Seven major lessons learned in the development sector in 2023

Published On: December 25, 2023 08:45 AM NPT By: Sudarshan Neupane

The development sector, globally, faced severe upheavals, downfalls, and some breakthroughs in 2023. Humanity witnessed some disturbing realities with the prolonged war and humanitarian disasters in several countries and a few global initiatives taking the world headlines by storm. In Nepal, the sector experienced a great deal of challenges and remarkable developments, triggered by both internal and external factors. In the paragraphs that follow, I have picked seven major significant lessons in 2023.

First, localization gear is speeding up much quicker than many had initially thought but lacks proper direction in Nepal. With some donors backing the vision, particularly by putting aside resources alongside localization initiatives, it is certainly gaining momentum. It is truly a much-awaited shift that the sector needs to make the aid more responsive and inclusive through efficient mobilization of resources by championing locally-led development. However, without clear communications about its intentions and implications, it is facing several adversities. Critics are raising the question: who is driving the localization, who is influencing, and who are the losers and gainers from this shift? Some recent funding opportunities to promote this initiative exposed a deeper level of confusion, fear, and lack of understanding among CSOs, international NGOs, and governing bodies. It is very much evident that we need a careful analysis of the readiness of the actors, and the consequences of localization and allow the system to be ready for such an astonishing change to happen.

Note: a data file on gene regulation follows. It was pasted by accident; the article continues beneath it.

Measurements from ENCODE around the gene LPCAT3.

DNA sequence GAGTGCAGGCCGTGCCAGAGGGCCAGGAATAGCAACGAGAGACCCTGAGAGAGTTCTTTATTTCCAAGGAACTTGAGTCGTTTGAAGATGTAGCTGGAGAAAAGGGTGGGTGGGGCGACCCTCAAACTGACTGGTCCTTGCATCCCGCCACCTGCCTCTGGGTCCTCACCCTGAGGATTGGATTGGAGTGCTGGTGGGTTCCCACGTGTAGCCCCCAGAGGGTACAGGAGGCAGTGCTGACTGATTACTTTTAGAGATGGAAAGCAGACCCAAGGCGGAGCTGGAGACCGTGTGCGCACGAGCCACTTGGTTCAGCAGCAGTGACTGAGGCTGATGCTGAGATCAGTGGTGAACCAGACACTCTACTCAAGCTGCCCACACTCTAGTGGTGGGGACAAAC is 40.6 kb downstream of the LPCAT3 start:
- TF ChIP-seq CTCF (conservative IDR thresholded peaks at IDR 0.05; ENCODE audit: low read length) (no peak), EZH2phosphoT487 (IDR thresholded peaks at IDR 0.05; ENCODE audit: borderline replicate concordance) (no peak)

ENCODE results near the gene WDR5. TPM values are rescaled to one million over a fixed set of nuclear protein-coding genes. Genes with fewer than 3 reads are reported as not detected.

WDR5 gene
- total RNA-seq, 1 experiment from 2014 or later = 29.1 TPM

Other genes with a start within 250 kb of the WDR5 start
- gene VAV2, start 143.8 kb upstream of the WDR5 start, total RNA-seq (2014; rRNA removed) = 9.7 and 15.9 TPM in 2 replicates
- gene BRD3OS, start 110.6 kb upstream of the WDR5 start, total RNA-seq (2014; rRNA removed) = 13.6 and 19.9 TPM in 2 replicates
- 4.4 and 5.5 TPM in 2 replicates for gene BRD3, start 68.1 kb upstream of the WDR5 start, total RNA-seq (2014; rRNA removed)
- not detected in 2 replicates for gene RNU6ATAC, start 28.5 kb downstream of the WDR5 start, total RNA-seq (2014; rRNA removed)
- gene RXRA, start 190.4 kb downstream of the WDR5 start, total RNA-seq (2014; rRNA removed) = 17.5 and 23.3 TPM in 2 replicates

Second, inclusive humanitarian response and preparedness are ever so critical given our fragility and exposure to earthquake risks and susceptible hazards. The earthquakes in the western part of the country, particularly the aftermath of the recent Jajarkot earthquakes, are serious alarm bells that also poked reality checks on our systemic readiness to respond to any scale of disaster like that. We must capitalize on the learning from the 2015 mega earthquakes and COVID-19 responses. There is a strong need to foster effective collaborations with government, civil society organizations, and private sector actors to offer timely, coordinated, and inclusive humanitarian responses to people in dire need.